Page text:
When I was growing up, Alice Cooper was one of my favorite artists. He was right up there with Kiss and Ozzy, and for that matter was the second live show I ever saw. So we go back almost 40 years together. Though we did grow apart; it was hard to make sense of rock’s greatest villain finding religion, though I could deal with the avid golfing. Still, he set the bar is pretty high. Anything he does will always be weighed against Killer or Welcome to my Nightmare.
The early goings of new album Paranormal offer some promising moments for the shock-rock legend. It finds him going for a sound more akin to his later ’70s work and less of the overt metal he had been stomping around in since his return in the ’80s. Producer Bob Ezrin might be to thank for that, but production aside, Cooper’s voice sounds amazing. It’s like these are vocals transported from 40 years ago. Maybe Vincent sold his sold his soul to the devil to retain the voice of his youth. If he did, it was worth it. It’s good to hear him singing more and not just relying on more spoken sneer that became his trademark in recent years.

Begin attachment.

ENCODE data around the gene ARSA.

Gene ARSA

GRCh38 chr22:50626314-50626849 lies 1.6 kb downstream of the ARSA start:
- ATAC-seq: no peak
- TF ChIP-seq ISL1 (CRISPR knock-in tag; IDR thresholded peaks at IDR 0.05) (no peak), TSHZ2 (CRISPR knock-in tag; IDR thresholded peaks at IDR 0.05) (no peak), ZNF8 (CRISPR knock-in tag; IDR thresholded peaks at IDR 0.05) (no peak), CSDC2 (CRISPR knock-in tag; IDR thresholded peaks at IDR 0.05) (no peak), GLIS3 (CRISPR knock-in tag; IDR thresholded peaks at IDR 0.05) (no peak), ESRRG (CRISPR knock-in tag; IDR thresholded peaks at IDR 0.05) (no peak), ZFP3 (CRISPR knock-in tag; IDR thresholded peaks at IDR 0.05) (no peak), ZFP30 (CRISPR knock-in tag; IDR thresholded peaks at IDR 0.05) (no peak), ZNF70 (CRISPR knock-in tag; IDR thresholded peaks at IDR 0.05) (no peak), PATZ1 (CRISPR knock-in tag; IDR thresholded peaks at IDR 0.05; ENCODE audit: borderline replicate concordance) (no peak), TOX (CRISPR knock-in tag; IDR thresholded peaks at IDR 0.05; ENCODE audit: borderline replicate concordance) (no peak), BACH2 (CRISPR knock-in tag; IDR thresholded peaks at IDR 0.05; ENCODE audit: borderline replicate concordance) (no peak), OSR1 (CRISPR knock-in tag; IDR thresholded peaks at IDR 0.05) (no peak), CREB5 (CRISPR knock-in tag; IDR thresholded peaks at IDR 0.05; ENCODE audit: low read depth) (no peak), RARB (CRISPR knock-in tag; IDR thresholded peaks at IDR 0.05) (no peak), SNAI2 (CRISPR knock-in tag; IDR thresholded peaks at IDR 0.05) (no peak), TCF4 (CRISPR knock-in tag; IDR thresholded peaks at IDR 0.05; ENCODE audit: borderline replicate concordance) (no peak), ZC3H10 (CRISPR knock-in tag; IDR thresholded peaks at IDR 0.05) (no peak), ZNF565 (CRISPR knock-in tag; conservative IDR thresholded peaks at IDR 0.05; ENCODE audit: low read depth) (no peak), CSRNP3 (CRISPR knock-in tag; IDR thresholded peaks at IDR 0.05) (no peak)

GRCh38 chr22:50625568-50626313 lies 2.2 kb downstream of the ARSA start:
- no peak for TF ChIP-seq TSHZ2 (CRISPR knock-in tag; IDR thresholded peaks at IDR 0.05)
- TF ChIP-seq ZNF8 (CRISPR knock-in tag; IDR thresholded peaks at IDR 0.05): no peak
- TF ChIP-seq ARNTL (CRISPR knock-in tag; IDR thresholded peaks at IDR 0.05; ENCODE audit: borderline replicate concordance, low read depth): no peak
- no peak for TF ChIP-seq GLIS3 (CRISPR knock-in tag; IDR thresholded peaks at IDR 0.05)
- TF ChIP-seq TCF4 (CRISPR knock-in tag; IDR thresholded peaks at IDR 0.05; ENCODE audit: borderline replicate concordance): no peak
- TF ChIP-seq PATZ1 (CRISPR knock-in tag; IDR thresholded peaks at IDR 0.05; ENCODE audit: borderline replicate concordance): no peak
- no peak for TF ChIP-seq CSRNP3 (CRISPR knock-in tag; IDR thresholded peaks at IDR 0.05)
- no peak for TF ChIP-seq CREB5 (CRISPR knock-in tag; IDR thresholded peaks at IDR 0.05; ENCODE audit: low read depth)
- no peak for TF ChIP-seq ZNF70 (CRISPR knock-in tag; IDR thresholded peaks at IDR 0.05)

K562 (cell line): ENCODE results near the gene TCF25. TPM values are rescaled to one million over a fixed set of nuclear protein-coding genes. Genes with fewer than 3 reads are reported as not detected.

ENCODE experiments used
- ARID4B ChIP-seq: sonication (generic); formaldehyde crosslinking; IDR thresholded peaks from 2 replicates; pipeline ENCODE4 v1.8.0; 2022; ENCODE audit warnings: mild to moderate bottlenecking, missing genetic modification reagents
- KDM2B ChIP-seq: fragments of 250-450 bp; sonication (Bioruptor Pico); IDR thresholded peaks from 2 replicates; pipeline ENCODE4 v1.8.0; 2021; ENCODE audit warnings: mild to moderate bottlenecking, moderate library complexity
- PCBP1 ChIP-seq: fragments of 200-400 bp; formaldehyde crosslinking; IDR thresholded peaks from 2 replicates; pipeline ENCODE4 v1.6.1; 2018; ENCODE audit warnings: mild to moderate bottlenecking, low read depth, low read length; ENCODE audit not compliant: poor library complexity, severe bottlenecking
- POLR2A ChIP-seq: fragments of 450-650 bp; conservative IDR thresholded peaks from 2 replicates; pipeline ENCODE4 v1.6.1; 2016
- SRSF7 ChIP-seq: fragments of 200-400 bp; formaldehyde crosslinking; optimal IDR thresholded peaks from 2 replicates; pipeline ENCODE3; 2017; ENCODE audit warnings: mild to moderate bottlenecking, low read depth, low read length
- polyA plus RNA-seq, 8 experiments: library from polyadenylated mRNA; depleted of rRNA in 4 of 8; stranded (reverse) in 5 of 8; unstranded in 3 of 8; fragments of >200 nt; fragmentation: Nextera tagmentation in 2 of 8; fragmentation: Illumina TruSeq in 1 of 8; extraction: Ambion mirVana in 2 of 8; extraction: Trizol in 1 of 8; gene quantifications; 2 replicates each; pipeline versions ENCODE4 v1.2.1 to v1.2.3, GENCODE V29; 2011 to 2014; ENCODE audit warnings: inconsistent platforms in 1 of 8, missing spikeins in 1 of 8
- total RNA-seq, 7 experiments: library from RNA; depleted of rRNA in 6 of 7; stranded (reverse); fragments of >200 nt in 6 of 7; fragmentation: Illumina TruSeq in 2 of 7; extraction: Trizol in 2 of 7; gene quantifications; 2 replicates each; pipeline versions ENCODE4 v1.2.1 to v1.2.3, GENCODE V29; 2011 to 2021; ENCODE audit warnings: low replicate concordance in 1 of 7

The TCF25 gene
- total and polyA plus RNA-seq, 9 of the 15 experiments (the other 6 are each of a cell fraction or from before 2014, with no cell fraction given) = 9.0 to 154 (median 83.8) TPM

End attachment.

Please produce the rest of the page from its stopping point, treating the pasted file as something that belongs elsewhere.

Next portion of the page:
Alice steps out of the ’70s and into modern radio rock with “Paranoiac Personality.” He returns to the more familiar vocal role to blend with his post-Trash body of work. (The backing vocals even remind me a little of Def Leppard.) “Dynamite Road” is a wild ride that’s a cross between “The Devil Went Down to Georgia” and “Radar Love,” but not really the kind of rock that Alice does best. “Private Public Breakdown” is an improvement, opting for a bluesier Rolling Stones school of rocking. The Pink Floyd reminiscent tone of “the Sound of A” is more satisfying, as it’s darker but with a wink.
The last two songs, “Genuine American Girl” and “You and all Your Friends,” are performed with the original Alice Cooper band. The latter, in particular, captures the more radio-friendly sound of classics like “Elected” or to a less bombastic extent “Under my Wheels,” and it’s lyrically one of the smarter songs as Alice makes a political statement more veiled than some he might have espoused in the past. The playing of the Alice Cooper band on these songs is pretty conservative, however, far from the more progressive slant of an album like Killer. The same could be said for this album as a whole, which starts strong and shows a more melodic side as it progresses. Paranormal isn’t Cooper’s most progressive work, but it’s his best in years and a refreshing reminder that, nearly 50 years into his career, he still rocks.